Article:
America is full of magical politics, magical churches, magical shows, and magical coupling.

It doesn’t do us a bit of good because magic changes nothing.  Nothing!

Tired of pretending?  Exhausted from fixing?  Worn out by being indispensable?  Fed up with denial?

Let go of the magic.   Face reality.  Humble yourself.  Repent.  Return to God.  Take responsibility.

With His help, start taking the actions that, deep down, you’ve known you’ve needed to take all along.

Then you’ll actually get somewhere in life!

Over or Under

Posted in Humble musings on today's culture with tags , , , , , , , , , , , , , , , , on August 22, 2014 by jcwill5

In my long personal journey, and in my many interactions with many kinds of people, I believe almost every issue bedeviling our society boils down to a single, unspoken, underlying issue.

Is God, or is the individual, supreme?  

Is God, or is my self, in the position of ultimate control?

Do I unconsciously see myself as occupying the heights, looking out at all of life from a position of being over it?

Am I above all religions, moralities, philosophies, and perspectives, picking and choosing from among them to fit “ME”?

In other words, am I (or something I personally value) the standard?   Am I my sole and highest authority?

Or do I report to Another who is Ultimate Judge of all individuals in the end?

Am I the measure of all things?  Am I the center?  Am I the greatest?

Or is the Being we call God the Most High?  Does He possess all authority and every right to judge me, hold me accountable, and measure me according to His ways, His commands, and His rules?

Do I report to Him and live to fulfill His will?  Or does He report to me and exists to fulfill my will?

Am I self-created, or God created?

Over or under?

I believe our modern, high-tech society is permeated, immersed, and completely reinforces the “sovereign self” view of life.

It is setting the terms for all our societal moral debates.   It is undermining all institutions, sacred books, and all sources of authority beyond the SELF.

And I believe our very technologies and intelligent devices, all brought to us by the Internet, reinforce the unspoken view that we are the center of it all.

I scan the news, viewing all the events of the world in an instant, from a position of having all the arrows of information pointing to me.

This gives us the illusion of having all control and possessing real-time, everywhere-at-once, omnipresence.

I search all the images of the word, have at my fingertips all the articles and websites of the world on every subject–giving me the illusion of omniscience and, of course, all control.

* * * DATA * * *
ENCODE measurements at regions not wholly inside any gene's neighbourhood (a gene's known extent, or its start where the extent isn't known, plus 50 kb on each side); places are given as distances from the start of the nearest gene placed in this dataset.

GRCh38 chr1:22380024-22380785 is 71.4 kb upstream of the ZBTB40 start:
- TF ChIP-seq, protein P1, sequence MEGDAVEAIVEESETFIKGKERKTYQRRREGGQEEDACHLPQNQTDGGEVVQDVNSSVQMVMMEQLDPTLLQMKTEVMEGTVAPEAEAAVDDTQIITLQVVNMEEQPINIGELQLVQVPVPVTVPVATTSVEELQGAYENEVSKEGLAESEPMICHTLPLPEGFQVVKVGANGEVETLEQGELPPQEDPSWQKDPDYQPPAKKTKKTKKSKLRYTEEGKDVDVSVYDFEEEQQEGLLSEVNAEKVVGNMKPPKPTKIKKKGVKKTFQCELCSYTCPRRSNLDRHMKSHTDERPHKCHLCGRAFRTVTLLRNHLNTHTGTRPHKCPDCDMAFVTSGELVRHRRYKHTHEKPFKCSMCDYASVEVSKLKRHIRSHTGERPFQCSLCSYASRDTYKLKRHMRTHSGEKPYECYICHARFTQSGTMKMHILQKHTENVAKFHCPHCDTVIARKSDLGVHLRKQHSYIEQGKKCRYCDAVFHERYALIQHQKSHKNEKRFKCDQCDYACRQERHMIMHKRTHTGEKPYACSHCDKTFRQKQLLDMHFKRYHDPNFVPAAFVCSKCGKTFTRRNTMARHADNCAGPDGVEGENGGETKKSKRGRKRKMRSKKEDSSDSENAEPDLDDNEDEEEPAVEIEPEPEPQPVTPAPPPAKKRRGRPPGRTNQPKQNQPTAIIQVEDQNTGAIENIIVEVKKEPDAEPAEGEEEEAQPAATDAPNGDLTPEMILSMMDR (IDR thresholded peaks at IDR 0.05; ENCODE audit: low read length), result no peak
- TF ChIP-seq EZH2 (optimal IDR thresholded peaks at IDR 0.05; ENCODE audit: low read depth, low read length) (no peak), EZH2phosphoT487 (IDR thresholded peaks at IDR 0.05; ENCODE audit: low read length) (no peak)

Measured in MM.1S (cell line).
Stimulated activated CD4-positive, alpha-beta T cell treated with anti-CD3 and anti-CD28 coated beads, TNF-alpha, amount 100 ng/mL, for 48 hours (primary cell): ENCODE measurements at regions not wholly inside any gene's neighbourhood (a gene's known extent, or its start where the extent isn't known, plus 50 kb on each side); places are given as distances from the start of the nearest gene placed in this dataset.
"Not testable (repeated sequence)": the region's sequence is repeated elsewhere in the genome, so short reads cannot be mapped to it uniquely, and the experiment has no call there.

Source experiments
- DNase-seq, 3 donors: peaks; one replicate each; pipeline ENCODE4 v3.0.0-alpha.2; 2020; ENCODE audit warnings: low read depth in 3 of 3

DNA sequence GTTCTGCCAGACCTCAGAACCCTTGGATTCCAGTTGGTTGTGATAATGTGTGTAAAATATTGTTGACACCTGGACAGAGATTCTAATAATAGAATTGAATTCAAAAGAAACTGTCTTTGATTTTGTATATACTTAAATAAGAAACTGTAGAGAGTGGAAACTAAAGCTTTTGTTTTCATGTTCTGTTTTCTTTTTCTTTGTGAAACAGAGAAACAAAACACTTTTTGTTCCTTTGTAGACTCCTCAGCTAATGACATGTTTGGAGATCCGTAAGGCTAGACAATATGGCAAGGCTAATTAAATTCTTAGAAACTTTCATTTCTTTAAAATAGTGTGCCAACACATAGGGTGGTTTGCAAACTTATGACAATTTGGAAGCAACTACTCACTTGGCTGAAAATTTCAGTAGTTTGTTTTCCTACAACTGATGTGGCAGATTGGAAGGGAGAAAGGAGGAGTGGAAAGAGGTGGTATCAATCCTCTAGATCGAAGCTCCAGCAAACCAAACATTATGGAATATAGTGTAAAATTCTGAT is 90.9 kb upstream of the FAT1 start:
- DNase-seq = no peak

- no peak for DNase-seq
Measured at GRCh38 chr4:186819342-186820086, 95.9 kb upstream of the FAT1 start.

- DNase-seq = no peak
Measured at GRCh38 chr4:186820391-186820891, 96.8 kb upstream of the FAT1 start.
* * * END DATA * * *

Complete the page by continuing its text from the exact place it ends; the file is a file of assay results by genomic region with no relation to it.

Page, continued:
We are each emperors and empresses of our virtual world, controlling what others see about us and projecting a vastly inflated picture of ego achievement and elevation.

Then we hit the real world and fall flat on our faces.

So it is a kind of pampered, overprotected narcissism run amok, where our own personal opinion on everything is the Final Word on all matters.

The problem is all the above is laughable.

We are that pathetic huckster behind the curtain, and not the booming, fiery projection of the Wizard of Oz.

We can’t even control our mouth, let alone our attitudes, let alone our secret self-destructive tendencies, can we?

And we certainly can’t control life’s events, let alone the doings of other people, can we?

We are all in need of a good ego deflation and a deep demotion into lowliness and vulnerability.

We are not in control, not in charge, don’t define ourselves or anything or anyone else, and are not above it all picking and choosing as a superior.

The truth is we are inferiors, little people, and, yes, even unrepentant selfish sinners who continuously provoke God to His face, defy His truth, mock His ways, etc.

We make lousy, pathetic, incompetent gods and goddesses.  

If we won’t resign, we ought to be fired at once and removed from the Throne.

We need a good come down so we might come to our senses and escape the cruelest, most boring imprisonment of them all:  slavery to self.

We are in desperate need of losing the illusions of control and those delusions of grandeur that torment us, and make everyone else around us miserable.

Our grandiosity will be the death of us.   Hubris is always followed by nemesis.

It comes down to this:   we have been living life, making decisions, and responding to the Most High from a totally false, completely undeserved position of aboveness.

It would be hilarious if this state of affairs wasn’t so tragic and utterly destructive to so much that is good.

Is it not a coincidence that the Twelve Steps begin with:   My life has become unmanageable and I powerless over…

Control therefore is not our friend, it is our enemy.

It is what drives all addictions, all idolatry, and all straight paths to Hell.  It is not to be coddled but eradicated.

Most people who call themselves Christians are actually practicing syncretism–a shell of Christianity surrounding a core of sovereign individualism (self-worship, the self controls and defines everything).

If we don’t teach our children and our churches to distinguish between these two diametrically opposed perspectives, and choose to be under God instead of over Him, we doom them to a spiritual death.

And, most frightening of all, we don’t see what’s happening or understand why it’s happening.

But this, my friends, is the great Apostasy of our times.  It is the acid that corrodes everything sacred and good.

It is what we need to be revived from.